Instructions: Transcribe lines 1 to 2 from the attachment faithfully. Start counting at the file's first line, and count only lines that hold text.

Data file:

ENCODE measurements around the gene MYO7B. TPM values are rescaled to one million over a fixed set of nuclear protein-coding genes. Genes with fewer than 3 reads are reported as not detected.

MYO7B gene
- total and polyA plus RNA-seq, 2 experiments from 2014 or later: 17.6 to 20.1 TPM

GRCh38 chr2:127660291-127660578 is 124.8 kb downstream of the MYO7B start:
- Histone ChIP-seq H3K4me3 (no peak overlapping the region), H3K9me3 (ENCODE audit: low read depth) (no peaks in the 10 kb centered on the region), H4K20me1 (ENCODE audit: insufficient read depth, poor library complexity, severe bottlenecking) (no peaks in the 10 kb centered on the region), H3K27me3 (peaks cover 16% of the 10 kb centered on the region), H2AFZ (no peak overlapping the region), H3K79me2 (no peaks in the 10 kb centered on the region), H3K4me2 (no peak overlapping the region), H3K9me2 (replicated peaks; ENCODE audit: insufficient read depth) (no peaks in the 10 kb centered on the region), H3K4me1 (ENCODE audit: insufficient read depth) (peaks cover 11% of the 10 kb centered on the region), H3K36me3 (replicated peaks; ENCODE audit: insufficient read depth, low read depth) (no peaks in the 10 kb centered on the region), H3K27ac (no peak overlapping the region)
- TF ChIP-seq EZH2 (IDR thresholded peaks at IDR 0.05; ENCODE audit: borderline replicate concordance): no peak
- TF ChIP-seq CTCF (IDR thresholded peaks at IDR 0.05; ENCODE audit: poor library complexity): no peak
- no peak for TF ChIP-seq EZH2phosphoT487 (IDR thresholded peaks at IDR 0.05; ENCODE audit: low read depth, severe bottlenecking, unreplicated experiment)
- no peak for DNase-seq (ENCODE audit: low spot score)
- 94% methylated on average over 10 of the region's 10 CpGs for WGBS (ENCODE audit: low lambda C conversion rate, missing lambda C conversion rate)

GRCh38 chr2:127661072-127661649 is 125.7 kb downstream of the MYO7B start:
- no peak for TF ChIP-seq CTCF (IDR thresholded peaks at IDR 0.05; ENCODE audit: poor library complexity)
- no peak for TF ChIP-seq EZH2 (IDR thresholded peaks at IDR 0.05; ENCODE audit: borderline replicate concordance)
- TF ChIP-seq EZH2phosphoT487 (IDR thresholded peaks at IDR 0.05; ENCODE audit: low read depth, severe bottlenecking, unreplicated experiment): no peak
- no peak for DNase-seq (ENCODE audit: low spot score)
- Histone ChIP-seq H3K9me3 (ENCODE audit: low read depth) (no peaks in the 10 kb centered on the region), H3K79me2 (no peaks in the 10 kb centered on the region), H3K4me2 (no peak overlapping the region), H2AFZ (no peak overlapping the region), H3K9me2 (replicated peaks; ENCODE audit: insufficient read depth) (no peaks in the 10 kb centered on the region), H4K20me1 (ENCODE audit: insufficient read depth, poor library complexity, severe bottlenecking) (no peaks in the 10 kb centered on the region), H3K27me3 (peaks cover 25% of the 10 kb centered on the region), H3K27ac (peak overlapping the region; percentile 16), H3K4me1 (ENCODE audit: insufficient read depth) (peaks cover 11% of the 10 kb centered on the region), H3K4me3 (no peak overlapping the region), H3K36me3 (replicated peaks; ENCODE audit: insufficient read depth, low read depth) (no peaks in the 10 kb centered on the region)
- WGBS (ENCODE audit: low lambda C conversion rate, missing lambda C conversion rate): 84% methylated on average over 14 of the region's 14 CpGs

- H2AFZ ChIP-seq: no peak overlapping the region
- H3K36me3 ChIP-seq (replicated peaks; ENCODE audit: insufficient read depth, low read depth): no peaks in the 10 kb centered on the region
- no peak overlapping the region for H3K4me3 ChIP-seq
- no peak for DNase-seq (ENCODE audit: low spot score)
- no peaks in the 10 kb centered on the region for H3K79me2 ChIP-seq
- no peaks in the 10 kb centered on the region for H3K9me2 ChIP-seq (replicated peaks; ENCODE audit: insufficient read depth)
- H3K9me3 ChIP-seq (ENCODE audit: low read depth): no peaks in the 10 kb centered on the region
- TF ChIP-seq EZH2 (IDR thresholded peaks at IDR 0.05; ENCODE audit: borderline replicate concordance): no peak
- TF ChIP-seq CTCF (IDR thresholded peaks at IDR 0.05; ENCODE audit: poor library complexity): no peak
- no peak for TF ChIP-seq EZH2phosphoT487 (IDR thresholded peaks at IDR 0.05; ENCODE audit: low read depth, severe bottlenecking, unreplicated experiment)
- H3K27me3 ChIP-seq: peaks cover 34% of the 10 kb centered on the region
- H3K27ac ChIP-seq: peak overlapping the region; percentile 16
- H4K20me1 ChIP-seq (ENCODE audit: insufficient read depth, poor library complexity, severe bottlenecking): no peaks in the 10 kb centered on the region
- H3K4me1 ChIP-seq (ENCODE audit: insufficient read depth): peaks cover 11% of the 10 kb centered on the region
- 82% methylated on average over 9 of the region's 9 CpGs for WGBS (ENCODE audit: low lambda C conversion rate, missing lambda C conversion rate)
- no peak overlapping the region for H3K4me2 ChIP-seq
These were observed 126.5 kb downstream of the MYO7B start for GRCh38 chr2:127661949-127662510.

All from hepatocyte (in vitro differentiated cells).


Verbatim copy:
ENCODE measurements around the gene MYO7B. TPM values are rescaled to one million over a fixed set of nuclear protein-coding genes. Genes with fewer than 3 reads are reported as not detected.

MYO7B gene